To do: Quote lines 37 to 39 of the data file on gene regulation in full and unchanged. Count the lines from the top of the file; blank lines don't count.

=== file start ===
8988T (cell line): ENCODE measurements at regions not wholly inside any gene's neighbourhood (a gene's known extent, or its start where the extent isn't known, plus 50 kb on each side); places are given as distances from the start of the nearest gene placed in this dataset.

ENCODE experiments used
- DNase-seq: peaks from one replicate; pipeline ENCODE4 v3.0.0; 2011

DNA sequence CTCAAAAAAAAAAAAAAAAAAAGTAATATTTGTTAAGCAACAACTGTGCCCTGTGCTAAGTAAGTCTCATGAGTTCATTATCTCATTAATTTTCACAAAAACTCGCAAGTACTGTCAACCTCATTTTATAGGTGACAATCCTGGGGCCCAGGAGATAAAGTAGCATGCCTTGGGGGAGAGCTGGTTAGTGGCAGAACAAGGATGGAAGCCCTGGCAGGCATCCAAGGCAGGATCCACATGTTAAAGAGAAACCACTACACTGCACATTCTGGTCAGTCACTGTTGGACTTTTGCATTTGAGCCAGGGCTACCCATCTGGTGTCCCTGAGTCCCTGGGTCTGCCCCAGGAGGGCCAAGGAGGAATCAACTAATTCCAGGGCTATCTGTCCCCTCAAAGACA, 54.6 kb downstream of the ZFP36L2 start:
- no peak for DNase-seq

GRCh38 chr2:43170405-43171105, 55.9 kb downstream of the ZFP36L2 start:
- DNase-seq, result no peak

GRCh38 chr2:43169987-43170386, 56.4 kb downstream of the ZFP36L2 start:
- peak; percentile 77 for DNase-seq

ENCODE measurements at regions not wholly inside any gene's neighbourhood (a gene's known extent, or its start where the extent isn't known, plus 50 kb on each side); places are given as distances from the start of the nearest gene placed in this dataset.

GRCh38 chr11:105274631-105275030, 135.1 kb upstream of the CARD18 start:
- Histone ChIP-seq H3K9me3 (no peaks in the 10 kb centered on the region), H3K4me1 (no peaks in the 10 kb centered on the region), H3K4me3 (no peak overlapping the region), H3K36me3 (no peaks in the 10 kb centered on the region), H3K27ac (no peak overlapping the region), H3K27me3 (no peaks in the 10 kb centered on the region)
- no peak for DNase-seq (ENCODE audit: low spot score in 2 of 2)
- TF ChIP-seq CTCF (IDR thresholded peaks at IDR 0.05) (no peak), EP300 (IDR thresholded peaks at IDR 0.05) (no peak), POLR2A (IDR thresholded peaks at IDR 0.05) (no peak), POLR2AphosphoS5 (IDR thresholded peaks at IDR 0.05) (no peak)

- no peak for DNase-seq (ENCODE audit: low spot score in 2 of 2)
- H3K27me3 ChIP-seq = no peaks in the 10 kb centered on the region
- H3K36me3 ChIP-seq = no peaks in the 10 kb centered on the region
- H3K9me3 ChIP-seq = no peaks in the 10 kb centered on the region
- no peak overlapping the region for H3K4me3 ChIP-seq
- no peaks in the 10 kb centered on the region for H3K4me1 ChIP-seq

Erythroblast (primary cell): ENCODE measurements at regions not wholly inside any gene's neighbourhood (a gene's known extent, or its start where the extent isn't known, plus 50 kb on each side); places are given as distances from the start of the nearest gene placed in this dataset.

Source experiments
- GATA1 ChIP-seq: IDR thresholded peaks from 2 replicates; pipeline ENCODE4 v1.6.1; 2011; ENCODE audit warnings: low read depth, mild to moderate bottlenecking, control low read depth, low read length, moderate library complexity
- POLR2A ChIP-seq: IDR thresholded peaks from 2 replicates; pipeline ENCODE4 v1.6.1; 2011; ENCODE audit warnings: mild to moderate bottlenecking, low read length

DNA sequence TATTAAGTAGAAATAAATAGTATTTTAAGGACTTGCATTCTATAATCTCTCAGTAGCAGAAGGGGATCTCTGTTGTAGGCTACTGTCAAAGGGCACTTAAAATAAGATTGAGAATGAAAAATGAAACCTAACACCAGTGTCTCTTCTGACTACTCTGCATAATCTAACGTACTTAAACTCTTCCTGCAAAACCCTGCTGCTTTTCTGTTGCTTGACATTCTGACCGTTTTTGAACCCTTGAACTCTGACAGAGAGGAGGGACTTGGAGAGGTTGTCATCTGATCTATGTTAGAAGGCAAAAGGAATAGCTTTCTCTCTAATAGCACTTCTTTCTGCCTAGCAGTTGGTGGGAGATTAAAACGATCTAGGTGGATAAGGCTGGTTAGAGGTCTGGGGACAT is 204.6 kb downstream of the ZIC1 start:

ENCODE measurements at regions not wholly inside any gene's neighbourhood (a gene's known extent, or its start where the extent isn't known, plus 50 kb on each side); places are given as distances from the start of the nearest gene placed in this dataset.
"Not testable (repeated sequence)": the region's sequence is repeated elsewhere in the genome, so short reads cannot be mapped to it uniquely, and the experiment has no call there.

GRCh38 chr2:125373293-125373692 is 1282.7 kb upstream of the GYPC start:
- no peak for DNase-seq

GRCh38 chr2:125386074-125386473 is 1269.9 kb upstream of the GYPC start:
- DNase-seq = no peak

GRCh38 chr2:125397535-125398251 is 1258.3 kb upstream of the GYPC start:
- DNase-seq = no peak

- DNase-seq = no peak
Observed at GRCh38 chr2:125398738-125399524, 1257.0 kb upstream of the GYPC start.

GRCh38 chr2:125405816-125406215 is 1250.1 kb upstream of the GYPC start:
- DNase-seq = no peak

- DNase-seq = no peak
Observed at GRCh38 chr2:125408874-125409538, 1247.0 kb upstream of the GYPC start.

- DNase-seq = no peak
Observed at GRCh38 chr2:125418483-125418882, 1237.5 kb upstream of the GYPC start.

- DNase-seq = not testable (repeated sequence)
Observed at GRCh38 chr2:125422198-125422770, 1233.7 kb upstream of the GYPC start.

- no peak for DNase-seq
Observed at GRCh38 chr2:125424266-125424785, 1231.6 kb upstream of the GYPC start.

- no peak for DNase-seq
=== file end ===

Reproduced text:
- DNase-seq = no peak

- DNase-seq = no peak
Observed at GRCh38 chr2:125408874-125409538, 1247.0 kb upstream of the GYPC start.